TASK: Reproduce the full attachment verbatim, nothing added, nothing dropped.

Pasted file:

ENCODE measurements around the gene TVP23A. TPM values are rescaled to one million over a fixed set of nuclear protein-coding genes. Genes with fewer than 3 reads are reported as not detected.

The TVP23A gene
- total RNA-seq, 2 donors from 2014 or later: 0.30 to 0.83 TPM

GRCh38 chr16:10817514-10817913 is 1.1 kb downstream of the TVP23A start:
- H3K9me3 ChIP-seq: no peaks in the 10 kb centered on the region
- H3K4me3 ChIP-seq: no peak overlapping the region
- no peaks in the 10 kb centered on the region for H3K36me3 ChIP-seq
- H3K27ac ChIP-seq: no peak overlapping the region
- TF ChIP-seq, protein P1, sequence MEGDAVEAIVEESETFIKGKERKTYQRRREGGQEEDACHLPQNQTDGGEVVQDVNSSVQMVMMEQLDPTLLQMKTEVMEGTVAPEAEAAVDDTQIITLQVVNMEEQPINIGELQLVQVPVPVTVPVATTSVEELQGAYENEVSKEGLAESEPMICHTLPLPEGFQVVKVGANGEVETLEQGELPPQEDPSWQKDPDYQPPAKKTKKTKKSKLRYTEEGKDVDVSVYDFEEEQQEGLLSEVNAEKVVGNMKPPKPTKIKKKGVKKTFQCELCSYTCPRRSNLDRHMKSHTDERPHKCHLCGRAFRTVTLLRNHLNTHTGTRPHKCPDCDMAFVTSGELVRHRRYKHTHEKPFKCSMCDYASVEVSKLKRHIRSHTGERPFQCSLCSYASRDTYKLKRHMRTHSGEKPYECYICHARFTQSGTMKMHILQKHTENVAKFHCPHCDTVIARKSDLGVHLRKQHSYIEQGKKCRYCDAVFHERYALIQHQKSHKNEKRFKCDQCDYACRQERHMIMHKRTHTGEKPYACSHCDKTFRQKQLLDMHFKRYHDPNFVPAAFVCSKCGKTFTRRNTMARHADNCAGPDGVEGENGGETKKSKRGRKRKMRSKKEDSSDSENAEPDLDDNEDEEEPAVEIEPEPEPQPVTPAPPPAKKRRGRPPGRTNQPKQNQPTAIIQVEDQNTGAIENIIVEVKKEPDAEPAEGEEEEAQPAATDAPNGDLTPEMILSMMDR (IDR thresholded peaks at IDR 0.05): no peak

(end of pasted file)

ENCODE measurements around the gene TVP23A. TPM values are rescaled to one million over a fixed set of nuclear protein-coding genes. Genes with fewer than 3 reads are reported as not detected.

The TVP23A gene
- total RNA-seq, 2 donors from 2014 or later: 0.30 to 0.83 TPM

GRCh38 chr16:10817514-10817913 is 1.1 kb downstream of the TVP23A start:
- H3K9me3 ChIP-seq: no peaks in the 10 kb centered on the region
- H3K4me3 ChIP-seq: no peak overlapping the region
- no peaks in the 10 kb centered on the region for H3K36me3 ChIP-seq
- H3K27ac ChIP-seq: no peak overlapping the region
- TF ChIP-seq, protein P1, sequence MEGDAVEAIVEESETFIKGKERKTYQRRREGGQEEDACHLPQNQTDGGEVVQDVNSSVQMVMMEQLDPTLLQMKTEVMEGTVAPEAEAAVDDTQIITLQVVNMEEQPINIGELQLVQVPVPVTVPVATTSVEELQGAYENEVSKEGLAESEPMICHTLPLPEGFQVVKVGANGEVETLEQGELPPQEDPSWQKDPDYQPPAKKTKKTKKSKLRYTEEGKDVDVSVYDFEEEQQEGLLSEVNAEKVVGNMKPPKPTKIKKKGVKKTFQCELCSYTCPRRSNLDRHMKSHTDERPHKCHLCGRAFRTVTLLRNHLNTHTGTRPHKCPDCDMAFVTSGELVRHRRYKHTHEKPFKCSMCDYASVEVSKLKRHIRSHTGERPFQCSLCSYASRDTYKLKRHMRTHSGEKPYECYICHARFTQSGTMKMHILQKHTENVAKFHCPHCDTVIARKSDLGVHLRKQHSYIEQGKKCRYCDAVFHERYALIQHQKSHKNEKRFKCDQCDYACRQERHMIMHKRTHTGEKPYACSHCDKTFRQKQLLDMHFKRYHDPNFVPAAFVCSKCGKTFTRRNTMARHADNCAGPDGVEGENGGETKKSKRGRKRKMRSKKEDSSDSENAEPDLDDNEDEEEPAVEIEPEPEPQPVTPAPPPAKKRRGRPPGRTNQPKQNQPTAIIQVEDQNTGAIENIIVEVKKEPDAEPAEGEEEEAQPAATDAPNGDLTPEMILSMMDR (IDR thresholded peaks at IDR 0.05): no peak